Naming Megan Rapinoe as Sports Illustrated's Sportsperson of the Year was, as Tony Kornheiser put it, "the most predictable award in the history of awards."
Rapinoe had already been named -- along with Lionel Messi on the men's side -- FIFA's Player of the Year, an award based strictly on athletic performance.
The Sports Illustrated award typically embraces a broader scope by selecting "the athlete or team whose performance that year most embodies the spirit of sportsmanship and achievement."
As the magazine said, "Rapinoe challenged perceptions of her, of female athletes, of all women. She led her teammates, three months before their tent-pole tournament, to sue the U.S. Soccer Federation for equal pay and to declare in advance that they would not visit the White House when they won the Cup."
(She even challenged Sports Illustrated: During her acceptance speech, she criticized the magazine for only four of the previous 66 recipients being women and for having few writers of color on staff.)
The equal-pay issue is hard to argue with.
Let's say you're a female salesperson and you generate more revenue for your employer than a male counterpart. And let's say if you hit the top sales target for your position, you can earn a bonus of $75,000, while your male counterpart can earn a bonus of $400,000.
Citing figures from the Federation's financial report, the suit claimed that even though the women's team generated almost $20 million more in revenue in 2015 than the men's team, the women earn approximately 25 percent of what their male counterparts make.
Few people would argue that sounds fair.
Which is why Rapinoe, along with U.S. national team players like Alex Morgan, Carli Lloyd, and Becky Sauerbrunn, filed a wage-discrimination action with the Equal Employment Opportunity Commission against the U.S. Soccer Federation.
Her broader social and political positions? Depending on your perspective, those could be easier to argue with.
But what can't be argued is her willingness to take a public stand: to use her spotlight and platform to advance social and political causes she believes in.
That's leadership. While you may not like where she's leading, she's absolutely a leader.
Plenty of people take verbal stands. Fewer take a stand and put their efforts -- and, potentially, their careers -- behind their opinions. Fewer are willing to risk the attention, the backlash, and the potential scorn.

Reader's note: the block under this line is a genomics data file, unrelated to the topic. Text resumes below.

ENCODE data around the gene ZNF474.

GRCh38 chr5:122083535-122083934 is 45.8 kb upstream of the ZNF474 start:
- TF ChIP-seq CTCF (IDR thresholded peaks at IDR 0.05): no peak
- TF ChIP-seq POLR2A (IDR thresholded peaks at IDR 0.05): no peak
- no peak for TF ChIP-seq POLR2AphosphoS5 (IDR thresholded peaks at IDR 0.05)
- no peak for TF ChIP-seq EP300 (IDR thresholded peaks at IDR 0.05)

When she sees a problem, Rapinoe doesn't just criticize. She tries to fix it.
That's what leaders do.
And that's why Rapinoe, along with other national team players, launched the lifestyle brand Re--inc. (The "e" in "Re" is actually backwards.)
As Fast Company notes, " ... unlike most celebrity athletes, the company won't be selling clothing emblazoned with their names or signatures. Neither the new business's name, Re--inc, nor its branding, reference the women behind it at all. ... The brand isn't about their names, but about their philosophy as players and people who embrace inclusivity and gender-neutral design."
It's impossible to predict whether the business will thrive. Making societal improvements a core business objective is admirable. Consumers increasingly use their wallets to express their beliefs and values. Even so: Starting a company that includes a social component in no way guarantees success.
But starting a business -- and building a company culture -- that embodies your beliefs? That's the only way to be successful on your terms.
And that's the only way to be an authentic business leader.
Because while no one will every agree on everything, we can all agree that saying -- and, more important, doing -- what you feel is right is not only admirable, it's the best way to live as fulfilling and successful a life as possible.
In whatever way you choose to define success.